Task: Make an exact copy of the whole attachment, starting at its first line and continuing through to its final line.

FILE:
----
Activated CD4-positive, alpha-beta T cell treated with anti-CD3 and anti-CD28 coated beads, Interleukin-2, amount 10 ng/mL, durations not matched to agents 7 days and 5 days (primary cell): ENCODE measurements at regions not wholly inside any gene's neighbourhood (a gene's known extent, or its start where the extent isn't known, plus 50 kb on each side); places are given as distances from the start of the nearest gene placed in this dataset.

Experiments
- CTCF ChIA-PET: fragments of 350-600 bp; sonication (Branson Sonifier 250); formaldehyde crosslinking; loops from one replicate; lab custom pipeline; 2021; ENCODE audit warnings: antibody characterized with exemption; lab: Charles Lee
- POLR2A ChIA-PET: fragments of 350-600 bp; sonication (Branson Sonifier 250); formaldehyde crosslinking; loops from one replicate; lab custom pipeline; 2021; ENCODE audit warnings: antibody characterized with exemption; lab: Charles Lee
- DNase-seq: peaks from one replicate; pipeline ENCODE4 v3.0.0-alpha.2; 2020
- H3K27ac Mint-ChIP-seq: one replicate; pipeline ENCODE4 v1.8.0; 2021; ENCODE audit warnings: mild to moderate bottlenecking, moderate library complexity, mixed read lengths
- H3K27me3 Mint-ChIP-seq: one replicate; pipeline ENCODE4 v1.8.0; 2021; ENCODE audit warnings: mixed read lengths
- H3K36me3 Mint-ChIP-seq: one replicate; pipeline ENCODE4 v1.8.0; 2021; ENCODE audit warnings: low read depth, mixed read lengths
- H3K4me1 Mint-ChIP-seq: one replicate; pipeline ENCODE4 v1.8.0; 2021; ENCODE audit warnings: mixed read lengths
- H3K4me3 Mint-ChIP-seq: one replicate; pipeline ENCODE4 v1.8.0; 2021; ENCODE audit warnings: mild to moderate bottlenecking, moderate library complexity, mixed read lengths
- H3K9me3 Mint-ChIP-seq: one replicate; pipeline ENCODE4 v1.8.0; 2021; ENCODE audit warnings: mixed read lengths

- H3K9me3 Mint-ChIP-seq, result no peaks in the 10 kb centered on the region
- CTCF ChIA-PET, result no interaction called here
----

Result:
Activated CD4-positive, alpha-beta T cell treated with anti-CD3 and anti-CD28 coated beads, Interleukin-2, amount 10 ng/mL, durations not matched to agents 7 days and 5 days (primary cell): ENCODE measurements at regions not wholly inside any gene's neighbourhood (a gene's known extent, or its start where the extent isn't known, plus 50 kb on each side); places are given as distances from the start of the nearest gene placed in this dataset.

Experiments
- CTCF ChIA-PET: fragments of 350-600 bp; sonication (Branson Sonifier 250); formaldehyde crosslinking; loops from one replicate; lab custom pipeline; 2021; ENCODE audit warnings: antibody characterized with exemption; lab: Charles Lee
- POLR2A ChIA-PET: fragments of 350-600 bp; sonication (Branson Sonifier 250); formaldehyde crosslinking; loops from one replicate; lab custom pipeline; 2021; ENCODE audit warnings: antibody characterized with exemption; lab: Charles Lee
- DNase-seq: peaks from one replicate; pipeline ENCODE4 v3.0.0-alpha.2; 2020
- H3K27ac Mint-ChIP-seq: one replicate; pipeline ENCODE4 v1.8.0; 2021; ENCODE audit warnings: mild to moderate bottlenecking, moderate library complexity, mixed read lengths
- H3K27me3 Mint-ChIP-seq: one replicate; pipeline ENCODE4 v1.8.0; 2021; ENCODE audit warnings: mixed read lengths
- H3K36me3 Mint-ChIP-seq: one replicate; pipeline ENCODE4 v1.8.0; 2021; ENCODE audit warnings: low read depth, mixed read lengths
- H3K4me1 Mint-ChIP-seq: one replicate; pipeline ENCODE4 v1.8.0; 2021; ENCODE audit warnings: mixed read lengths
- H3K4me3 Mint-ChIP-seq: one replicate; pipeline ENCODE4 v1.8.0; 2021; ENCODE audit warnings: mild to moderate bottlenecking, moderate library complexity, mixed read lengths
- H3K9me3 Mint-ChIP-seq: one replicate; pipeline ENCODE4 v1.8.0; 2021; ENCODE audit warnings: mixed read lengths

- H3K9me3 Mint-ChIP-seq, result no peaks in the 10 kb centered on the region
- CTCF ChIA-PET, result no interaction called here